|The first excerpt represents the element of Air. It speaks of mental influences and the process of thought, and is drawn from 'Twixt Land & Sea by Joseph Conrad:
his other thick hand over her mouth.
"If you try to make a noise I'll twist your neck!"
This ferocious figure of speech terrified the girl sufficiently.
Heemskirk had seen plainly enough on the verandah Freya's golden
head with another head very close to it. He dragged the
unresisting maid with him by a circuitous way into the compound,
where he dismissed her with a vicious push in the direction of the
cluster of bamboo huts for the servants.
She was very much like the faithful camerista of Italian comedy,
but in her terror she bolted away without a sound from that thick,
short, black-eyed man with a cruel grip of fingers like a vice.
'Twixt Land & Sea
|The second excerpt represents the element of Fire. It speaks of emotional influences and base passions, and is drawn from Glaucus/The Wonders of the Shore by Charles Kingsley:
(16) another exquisite little creature of a pearly French White,
(17) furred all over the back with what seem arms, but are really
gills, of ringed white and grey and black. Put that yellow one
into water, and from his head, above the eyes, arise two serrated
horns, while from the after-part of his back springs a circular
Prince-of-Wales's-feather of gills, - they are almost exactly like
those which we saw just now in the white Cucumaria. Yes; here is
another instance of the same custom of repetition. The Cucumaria
is a low radiate animal - the sea-slug a far higher mollusc; and
every organ within him is formed on a different type; as indeed are
those seemingly identical gills, if you come to examine them under
|The third excerpt represents the element of Water. It speaks of pure spiritual influences and feelings of love, and is drawn from Herodias by Gustave Flaubert:
was able to distinguish the excavations of the salt-mines at the
farther end of the Dead Sea, but the tents of the Arabs were no longer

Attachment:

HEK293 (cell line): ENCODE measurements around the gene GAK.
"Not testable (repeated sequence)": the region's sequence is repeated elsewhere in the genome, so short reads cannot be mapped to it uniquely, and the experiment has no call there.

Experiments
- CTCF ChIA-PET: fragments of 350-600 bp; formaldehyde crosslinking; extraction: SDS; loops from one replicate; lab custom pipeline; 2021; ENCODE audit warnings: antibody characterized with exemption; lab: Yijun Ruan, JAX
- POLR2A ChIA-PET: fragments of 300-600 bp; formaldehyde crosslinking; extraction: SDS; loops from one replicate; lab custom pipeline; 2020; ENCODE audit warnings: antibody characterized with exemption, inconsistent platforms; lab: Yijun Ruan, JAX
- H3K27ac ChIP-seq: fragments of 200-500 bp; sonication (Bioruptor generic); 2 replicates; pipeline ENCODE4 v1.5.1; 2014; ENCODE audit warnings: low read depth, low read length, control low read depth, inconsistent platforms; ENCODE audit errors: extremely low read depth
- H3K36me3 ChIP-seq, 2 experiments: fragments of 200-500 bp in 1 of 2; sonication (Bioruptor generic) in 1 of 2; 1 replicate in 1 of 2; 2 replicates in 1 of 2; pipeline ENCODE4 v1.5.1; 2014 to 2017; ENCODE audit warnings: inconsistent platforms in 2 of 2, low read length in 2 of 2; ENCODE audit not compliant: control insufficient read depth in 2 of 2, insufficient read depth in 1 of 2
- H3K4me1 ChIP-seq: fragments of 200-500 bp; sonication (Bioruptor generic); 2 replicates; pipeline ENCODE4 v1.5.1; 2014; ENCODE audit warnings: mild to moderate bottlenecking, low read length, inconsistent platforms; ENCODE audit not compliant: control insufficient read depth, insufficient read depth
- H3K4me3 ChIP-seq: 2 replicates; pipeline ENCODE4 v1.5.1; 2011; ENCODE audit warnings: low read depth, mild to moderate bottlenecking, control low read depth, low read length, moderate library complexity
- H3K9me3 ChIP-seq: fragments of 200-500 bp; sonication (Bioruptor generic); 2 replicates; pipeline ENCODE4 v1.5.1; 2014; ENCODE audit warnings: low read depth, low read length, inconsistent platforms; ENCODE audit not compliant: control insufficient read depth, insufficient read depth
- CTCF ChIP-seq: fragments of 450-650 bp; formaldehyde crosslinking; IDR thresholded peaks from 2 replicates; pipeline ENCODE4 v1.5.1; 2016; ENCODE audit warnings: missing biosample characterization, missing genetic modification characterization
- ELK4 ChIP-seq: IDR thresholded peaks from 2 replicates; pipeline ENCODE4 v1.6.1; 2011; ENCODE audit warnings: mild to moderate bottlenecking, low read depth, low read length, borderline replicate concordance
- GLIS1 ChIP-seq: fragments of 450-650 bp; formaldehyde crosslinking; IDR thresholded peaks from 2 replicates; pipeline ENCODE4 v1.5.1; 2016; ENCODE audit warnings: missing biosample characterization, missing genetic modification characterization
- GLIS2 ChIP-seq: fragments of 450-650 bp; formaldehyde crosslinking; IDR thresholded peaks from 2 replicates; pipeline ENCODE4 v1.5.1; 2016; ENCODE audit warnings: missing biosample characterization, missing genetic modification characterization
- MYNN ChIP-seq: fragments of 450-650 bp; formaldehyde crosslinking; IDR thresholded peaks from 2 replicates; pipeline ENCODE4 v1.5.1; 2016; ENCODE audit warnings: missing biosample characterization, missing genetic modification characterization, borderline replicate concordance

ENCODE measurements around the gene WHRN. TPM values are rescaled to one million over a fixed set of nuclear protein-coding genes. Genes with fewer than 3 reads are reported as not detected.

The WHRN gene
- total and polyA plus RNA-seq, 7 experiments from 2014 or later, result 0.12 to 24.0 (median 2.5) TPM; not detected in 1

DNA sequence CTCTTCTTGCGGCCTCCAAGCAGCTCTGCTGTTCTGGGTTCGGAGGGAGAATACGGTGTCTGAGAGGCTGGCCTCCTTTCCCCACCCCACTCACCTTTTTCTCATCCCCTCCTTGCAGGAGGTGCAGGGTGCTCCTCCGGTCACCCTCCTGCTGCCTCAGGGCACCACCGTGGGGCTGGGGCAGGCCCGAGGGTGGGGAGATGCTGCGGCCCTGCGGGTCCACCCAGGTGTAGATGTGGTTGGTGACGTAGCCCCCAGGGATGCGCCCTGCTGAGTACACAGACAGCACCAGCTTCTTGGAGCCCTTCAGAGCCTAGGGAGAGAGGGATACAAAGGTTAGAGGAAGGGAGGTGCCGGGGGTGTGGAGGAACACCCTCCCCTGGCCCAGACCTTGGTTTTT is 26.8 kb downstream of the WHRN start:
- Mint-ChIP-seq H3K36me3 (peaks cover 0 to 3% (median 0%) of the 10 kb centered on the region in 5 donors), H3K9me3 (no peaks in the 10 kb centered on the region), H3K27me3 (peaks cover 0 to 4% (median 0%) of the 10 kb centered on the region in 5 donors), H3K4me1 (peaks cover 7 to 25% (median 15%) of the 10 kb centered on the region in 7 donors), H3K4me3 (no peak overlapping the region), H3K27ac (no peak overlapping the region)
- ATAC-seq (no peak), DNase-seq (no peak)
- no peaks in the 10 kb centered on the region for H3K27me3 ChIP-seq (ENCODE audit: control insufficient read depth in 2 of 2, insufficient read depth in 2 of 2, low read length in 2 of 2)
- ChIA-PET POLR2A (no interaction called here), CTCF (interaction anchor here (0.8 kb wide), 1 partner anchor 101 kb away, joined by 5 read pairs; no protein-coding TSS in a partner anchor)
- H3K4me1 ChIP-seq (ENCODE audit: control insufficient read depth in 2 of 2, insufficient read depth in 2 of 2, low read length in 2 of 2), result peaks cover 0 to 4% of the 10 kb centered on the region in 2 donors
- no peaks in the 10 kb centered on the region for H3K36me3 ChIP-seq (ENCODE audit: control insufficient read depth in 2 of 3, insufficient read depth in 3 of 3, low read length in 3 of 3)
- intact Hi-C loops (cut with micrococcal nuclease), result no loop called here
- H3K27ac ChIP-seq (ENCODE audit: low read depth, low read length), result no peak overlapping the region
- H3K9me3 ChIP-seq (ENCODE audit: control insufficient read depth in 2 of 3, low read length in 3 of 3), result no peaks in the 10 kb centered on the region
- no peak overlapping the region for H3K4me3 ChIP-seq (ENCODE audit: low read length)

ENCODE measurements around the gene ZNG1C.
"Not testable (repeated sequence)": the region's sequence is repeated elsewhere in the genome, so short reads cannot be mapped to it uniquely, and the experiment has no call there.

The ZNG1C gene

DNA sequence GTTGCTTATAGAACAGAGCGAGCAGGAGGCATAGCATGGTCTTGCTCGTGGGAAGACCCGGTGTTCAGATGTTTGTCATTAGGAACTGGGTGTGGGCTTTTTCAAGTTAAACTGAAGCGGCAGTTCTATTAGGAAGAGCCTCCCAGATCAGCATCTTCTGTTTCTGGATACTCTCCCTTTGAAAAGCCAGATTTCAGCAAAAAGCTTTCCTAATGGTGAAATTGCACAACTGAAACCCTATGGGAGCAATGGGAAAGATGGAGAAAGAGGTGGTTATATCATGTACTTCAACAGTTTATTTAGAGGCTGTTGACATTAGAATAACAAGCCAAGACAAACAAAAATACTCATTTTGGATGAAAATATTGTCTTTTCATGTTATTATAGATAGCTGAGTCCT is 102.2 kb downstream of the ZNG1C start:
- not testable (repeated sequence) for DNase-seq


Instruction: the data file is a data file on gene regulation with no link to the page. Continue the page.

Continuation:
visible. As the moon rose, the effect of the day's excitement passed
away, and a feeling of peace entered his heart.
Phanuel, also wearied by the recent agitating scenes, remained beside
the tetrarch. He sat in silence for some time, his chin resting on his
breast. At last he spoke in confidence to Antipas, and revealed what
he had wished to say.
From the beginning of the month, he said, he had been studying the
heavens every morning before daybreak, when the constellation of
Perseus was at the zenith; Agalah was scarcely visible; Algol was even
|The fourth excerpt represents the element of Earth. It speaks of physical influences and the impact of the unseen on the visible world, and is drawn from Herland by Charlotte Gilman:
of love; or else that process is reversed, love cools and fades,
no friendship grows, the whole relation turns from beauty to ashes.
Here everything was different. There was no sex-feeling to
appeal to, or practically none. Two thousand years' disuse had
left very little of the instinct; also we must remember that those
who had at times manifested it as atavistic exceptions were often,
by that very fact, denied motherhood.
Yet while the mother process remains, the inherent ground
for sex-distinction remains also; and who shall say what long-
forgotten feeling, vague and nameless, was stirred in some of
these mother hearts by our arrival?